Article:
A retrospective chart review of a cohort of 253 pediatric patients with sixth nerve palsies uncovered 30 cases of benign sixth nerve palsy, of which 9 were recurrent, in a study at University of Pennsylvania School of Medicine, Philadelphia. Sixth nerve palsy occurred alone in 225 patients, and the etiologies were as follows: 90 (40%) had neoplasms, 25 (11.1%) were ascribed to increased intracranial pressure, 23 (10.2%) to trauma, 14 (6.2%) an infectious etiology, 10 (4.4%) to vascular disease, 9 (4%) inflammatory disorders, 6 (2.7%) were congenital, 2 (0.9%) secondary to surgery unrelated to neoplasm, and 1 (0.4%) to radiation necrosis.

Benign sixth nerve palsy and recurrent cases had the following characteristics: a) isolated unilateral abduction palsy; b) without ptosis, papilledema or other neurologic signs; c) normal brain MRI; d) spontaneous improvement; e) without infection, inflammatory or other disease identified. The mean age at evaluation of the 30 (13.3%) benign cases was 3 years. MRIs performed in 28 (93%), and lumbar punctures in 6 were normal, Acetylcholine receptor antibody testing was negative in 11 (37%), and lyme antibody titres, and anti-Gq1b antibody testing were normal. Only one child had some residual abduction deficit at 3-year follow-up. Four patients, including 3 with recurrences, had residual esotropia but full ductions, and all were referred for strabismus surgery. [1]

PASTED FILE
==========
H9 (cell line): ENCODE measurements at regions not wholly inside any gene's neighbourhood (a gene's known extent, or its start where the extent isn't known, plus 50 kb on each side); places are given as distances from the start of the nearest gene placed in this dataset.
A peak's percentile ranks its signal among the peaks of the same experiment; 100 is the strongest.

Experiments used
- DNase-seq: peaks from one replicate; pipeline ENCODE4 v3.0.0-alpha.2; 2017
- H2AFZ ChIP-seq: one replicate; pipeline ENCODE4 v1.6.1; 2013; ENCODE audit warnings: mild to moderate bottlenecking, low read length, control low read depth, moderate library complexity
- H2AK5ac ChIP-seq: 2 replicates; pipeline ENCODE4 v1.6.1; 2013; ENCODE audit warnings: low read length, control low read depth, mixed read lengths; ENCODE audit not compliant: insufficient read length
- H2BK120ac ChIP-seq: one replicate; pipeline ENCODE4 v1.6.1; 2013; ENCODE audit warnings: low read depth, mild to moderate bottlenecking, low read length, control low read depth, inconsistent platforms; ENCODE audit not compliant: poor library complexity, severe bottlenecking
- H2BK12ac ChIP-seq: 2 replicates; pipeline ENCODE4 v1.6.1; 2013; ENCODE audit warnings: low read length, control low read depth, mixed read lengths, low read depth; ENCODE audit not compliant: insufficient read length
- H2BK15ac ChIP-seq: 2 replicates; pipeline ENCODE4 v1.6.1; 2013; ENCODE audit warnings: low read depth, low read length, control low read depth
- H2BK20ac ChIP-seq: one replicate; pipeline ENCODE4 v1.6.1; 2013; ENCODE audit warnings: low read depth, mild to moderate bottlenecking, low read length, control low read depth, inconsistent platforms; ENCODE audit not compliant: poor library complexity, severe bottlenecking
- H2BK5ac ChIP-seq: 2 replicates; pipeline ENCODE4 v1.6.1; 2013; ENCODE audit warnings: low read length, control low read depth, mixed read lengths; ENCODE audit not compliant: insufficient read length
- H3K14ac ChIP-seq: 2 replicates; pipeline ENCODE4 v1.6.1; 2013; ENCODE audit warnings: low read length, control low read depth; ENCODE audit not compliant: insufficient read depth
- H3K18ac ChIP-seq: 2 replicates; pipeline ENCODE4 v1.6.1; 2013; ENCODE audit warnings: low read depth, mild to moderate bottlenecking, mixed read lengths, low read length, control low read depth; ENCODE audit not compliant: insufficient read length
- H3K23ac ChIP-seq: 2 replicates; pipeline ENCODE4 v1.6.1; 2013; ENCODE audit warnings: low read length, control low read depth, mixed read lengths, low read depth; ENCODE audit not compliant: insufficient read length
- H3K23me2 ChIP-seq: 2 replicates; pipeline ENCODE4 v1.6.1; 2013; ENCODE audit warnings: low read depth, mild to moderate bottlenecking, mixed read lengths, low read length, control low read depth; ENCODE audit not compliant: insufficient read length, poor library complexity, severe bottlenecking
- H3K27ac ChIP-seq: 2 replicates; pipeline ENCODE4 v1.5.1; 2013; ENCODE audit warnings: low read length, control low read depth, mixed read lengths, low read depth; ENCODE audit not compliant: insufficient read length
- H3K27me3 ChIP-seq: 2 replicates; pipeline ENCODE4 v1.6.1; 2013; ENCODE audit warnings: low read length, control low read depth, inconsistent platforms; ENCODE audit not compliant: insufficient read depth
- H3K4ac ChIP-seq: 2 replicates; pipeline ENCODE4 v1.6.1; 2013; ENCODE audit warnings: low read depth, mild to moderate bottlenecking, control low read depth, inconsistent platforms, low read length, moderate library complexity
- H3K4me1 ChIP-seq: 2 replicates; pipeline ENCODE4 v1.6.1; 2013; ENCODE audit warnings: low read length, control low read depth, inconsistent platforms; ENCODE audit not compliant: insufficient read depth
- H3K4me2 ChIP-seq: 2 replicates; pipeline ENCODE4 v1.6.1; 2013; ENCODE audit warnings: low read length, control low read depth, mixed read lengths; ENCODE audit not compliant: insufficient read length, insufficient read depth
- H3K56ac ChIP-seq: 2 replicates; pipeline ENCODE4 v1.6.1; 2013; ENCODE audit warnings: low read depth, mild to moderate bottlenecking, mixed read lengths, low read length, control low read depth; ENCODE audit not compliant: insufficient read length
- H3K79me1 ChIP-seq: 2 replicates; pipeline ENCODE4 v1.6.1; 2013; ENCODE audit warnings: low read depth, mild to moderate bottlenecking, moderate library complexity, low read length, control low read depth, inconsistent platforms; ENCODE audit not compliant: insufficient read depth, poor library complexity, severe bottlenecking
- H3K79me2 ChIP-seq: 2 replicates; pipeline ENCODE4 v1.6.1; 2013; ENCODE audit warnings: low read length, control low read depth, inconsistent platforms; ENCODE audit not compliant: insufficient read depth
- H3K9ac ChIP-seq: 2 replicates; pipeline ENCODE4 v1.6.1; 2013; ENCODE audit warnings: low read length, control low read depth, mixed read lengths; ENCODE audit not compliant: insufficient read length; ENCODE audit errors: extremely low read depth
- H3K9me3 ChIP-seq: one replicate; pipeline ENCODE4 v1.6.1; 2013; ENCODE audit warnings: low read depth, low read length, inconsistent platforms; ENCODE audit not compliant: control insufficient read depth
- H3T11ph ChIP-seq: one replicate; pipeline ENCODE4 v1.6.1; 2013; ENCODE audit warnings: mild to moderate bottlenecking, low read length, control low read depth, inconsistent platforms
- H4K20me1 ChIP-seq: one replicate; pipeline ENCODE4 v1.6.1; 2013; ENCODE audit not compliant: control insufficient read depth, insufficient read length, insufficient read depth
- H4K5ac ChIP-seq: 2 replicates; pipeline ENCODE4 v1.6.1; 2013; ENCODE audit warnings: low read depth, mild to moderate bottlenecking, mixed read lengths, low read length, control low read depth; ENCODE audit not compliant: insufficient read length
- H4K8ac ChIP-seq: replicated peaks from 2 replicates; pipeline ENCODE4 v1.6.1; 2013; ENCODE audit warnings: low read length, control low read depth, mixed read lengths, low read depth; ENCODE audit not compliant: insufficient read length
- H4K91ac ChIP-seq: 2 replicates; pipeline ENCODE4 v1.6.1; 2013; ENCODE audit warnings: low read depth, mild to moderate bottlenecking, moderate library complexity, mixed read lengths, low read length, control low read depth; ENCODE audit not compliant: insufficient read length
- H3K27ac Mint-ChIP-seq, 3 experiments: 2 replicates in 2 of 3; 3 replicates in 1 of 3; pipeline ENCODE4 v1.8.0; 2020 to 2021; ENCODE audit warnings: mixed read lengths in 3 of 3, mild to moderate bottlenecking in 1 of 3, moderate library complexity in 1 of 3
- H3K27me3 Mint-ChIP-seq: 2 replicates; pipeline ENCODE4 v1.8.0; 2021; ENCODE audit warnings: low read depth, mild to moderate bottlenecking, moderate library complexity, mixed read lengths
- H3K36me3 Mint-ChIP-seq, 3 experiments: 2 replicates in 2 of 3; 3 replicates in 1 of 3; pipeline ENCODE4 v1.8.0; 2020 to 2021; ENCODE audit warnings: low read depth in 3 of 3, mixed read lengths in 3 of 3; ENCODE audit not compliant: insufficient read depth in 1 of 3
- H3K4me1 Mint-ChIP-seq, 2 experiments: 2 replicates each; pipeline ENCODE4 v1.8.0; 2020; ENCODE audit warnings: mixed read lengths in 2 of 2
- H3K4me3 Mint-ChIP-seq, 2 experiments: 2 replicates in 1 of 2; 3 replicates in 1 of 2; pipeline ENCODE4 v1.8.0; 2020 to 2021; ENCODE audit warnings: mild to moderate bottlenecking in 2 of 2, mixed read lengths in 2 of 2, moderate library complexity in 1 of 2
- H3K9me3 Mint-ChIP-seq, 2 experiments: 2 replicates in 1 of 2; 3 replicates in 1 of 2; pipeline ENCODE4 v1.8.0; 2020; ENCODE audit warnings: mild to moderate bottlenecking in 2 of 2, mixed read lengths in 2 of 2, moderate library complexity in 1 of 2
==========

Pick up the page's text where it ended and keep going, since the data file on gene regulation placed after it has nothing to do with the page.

COMMENT. Proposed etiologies for benign sixth nerve palsies include ophthalmoplegic migraine, myasthenia gravis, and inflammation secondary to viral infections or vaccination (Lee MS, 1999). Age and gender are important, the age being younger in the recurrent cases, and girls are affected more frequently than boys. Cases related to vaccination are also prone to recurrence. (Yousuf et al, 2007). The cases in the above study were idiopathic.